So, long ago I had read about propane fire poofers. They're pretty cool... I mean, who doesn't love fire?! But, no matter how awesome, they could get pretty boring after a while of seeing the same large fireball. I never built one because I wanted something that would be exciting and thrilling every time I fired it up. So, I put the project on hold until I could come up with an awesome idea.
Back in December 2010, I was daydreaming in class about who knows what, when I thought of my fire poofer project. I thought back to this project
I had read about a while back on Mikey Sklar's website where he uses an ultrasonic sensor mounted underneath a trampoline to shoot off a fireball every time someone jumps. This is pretty sweet, but it has the potential to get pretty repetitive. After a few hundred jumps, I would imagine I would get tired of seeing the same small fireball and crave something more. (besides, I don't own a trampoline!) I tried to think of ways I could apply a fireball shooter to things in ways that would be pretty awesome. I thought of using a microcontroller to sync the fire to the beat of music - now that would be pretty cool, and the patterns would always be different, so it wouldn't get as boring as fast. Then I thought of the game Guitar Hero, which uses five frets, and I had my idea! Simply interface a Guitar Hero controller to a microcontroller that would power some relays which would in turn fire off solenoid valves on five individual fire poofers! Now this could be cool; a large fire "sculpture" that is playable by anybody. Read on to see how I turned this idea into reality in a week's time!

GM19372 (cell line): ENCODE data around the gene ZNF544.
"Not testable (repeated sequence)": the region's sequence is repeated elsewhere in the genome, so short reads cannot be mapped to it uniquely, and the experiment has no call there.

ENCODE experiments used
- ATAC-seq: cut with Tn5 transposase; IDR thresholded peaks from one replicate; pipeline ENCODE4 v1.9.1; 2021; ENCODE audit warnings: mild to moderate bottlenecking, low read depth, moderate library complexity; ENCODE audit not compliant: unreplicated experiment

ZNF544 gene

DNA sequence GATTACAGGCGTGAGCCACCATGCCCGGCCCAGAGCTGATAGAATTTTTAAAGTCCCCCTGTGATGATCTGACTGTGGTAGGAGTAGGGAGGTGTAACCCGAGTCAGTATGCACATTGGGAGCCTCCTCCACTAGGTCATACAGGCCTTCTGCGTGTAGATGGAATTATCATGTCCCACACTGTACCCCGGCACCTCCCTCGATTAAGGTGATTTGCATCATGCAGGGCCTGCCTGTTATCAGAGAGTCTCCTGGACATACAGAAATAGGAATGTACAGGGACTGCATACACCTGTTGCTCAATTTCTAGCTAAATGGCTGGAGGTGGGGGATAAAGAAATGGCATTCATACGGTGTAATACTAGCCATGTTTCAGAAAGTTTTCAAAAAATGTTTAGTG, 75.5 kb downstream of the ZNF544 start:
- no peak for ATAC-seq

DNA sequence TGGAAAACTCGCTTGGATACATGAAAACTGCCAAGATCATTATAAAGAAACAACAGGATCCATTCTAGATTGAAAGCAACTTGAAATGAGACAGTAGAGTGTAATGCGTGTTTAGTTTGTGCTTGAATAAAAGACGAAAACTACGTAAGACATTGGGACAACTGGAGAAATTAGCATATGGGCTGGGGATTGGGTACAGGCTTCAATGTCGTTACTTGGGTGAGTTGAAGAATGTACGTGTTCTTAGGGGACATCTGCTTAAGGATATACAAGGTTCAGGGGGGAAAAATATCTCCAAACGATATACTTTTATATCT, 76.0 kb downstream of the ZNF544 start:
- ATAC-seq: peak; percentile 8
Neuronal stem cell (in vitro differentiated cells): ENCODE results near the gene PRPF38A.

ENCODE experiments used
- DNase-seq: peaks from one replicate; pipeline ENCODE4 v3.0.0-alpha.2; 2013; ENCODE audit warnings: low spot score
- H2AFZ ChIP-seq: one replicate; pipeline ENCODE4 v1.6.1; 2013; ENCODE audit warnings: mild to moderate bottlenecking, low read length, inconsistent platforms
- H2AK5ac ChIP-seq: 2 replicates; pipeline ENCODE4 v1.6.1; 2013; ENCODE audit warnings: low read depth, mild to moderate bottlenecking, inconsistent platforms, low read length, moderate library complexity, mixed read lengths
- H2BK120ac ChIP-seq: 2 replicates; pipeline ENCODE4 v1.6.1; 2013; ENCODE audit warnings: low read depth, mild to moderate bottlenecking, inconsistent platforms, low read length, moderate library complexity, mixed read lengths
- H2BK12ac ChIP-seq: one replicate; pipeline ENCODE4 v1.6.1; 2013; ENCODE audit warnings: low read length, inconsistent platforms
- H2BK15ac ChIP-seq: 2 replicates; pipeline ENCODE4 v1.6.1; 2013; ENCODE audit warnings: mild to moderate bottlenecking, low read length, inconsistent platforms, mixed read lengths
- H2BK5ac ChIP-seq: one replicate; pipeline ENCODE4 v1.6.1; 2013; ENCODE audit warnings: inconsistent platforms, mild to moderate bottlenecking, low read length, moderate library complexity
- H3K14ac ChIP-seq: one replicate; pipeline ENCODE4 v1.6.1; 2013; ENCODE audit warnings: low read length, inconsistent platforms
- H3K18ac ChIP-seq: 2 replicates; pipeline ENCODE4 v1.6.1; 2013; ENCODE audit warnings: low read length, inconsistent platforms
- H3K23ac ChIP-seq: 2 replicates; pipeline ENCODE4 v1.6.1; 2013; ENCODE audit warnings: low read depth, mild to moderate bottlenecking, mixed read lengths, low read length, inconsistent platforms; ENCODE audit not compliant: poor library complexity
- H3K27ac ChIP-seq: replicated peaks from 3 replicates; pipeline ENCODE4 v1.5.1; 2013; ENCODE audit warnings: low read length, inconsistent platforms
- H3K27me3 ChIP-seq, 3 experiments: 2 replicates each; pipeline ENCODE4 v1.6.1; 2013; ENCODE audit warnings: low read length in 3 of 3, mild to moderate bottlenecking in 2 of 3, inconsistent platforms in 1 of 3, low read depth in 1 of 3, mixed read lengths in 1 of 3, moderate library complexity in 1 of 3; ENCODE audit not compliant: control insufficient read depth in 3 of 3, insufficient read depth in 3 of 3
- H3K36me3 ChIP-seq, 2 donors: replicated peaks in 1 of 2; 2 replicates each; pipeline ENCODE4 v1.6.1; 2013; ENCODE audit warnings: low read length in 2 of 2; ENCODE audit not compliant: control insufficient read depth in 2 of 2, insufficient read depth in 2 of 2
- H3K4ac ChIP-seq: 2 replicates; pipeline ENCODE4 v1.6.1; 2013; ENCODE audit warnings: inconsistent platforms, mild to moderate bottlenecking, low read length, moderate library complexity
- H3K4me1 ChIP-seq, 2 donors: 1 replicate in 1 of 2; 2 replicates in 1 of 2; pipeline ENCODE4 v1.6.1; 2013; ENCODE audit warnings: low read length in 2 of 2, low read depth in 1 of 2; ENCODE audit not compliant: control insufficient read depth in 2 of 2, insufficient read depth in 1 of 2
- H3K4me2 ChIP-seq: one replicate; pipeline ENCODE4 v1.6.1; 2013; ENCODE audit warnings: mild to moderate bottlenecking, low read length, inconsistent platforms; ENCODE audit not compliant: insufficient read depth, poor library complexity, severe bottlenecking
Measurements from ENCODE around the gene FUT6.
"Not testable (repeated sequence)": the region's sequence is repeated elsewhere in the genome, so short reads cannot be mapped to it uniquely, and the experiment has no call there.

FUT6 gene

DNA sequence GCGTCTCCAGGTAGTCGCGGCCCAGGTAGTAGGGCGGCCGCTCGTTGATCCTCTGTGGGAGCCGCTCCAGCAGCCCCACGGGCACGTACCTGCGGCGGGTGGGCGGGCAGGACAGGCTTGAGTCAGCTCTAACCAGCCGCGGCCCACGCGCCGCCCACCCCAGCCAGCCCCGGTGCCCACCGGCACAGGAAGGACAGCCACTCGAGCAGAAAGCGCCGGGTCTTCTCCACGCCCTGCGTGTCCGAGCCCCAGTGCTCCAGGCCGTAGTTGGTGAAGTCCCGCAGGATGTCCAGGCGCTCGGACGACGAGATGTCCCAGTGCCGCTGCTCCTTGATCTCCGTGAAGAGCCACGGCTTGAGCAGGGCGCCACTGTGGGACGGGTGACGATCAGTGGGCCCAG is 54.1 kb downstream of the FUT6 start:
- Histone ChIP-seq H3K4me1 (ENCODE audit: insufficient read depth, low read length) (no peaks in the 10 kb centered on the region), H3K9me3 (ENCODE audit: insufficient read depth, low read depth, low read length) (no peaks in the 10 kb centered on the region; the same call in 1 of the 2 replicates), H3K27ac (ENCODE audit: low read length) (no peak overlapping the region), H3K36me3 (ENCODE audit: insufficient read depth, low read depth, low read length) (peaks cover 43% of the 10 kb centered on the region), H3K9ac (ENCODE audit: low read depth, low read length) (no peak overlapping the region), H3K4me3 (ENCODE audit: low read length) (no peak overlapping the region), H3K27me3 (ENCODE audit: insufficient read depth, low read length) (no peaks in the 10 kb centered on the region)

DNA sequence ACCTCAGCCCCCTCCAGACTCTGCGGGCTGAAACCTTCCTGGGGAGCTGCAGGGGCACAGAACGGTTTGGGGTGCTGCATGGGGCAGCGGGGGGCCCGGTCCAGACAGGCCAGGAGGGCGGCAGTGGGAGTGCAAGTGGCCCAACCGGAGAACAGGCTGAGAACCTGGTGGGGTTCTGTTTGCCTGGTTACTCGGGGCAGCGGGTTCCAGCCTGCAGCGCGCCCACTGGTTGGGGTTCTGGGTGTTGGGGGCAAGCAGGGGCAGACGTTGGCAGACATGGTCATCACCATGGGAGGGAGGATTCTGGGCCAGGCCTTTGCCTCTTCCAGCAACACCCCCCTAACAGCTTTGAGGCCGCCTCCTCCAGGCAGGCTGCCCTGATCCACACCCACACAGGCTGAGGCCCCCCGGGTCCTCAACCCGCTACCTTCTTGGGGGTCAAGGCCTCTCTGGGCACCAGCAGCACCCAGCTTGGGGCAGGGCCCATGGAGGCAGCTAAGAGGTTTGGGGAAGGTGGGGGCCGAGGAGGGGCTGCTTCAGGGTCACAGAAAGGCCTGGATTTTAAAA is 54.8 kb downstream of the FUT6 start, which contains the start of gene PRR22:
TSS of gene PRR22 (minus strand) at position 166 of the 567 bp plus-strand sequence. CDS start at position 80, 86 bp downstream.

I figure this is as good a place as any to place a disclaimer about my project. FireHero uses controlled blasts of propane gas to create pyrotechnic flame effects. DO NOT EVEN THINK OF ATTEMPTING THIS PROJECT UNLESS YOU ARE FULLY QUALIFIED AND FEEL COMFORTABLE WORKING WITH EXPLOSIVE GASSES, HIGH PRESSURES, ELECTRICITY, AND OTHER THINGS THAT CAN KILL YOU
IF YOU DO NOT KNOW WHAT YOU ARE DOING.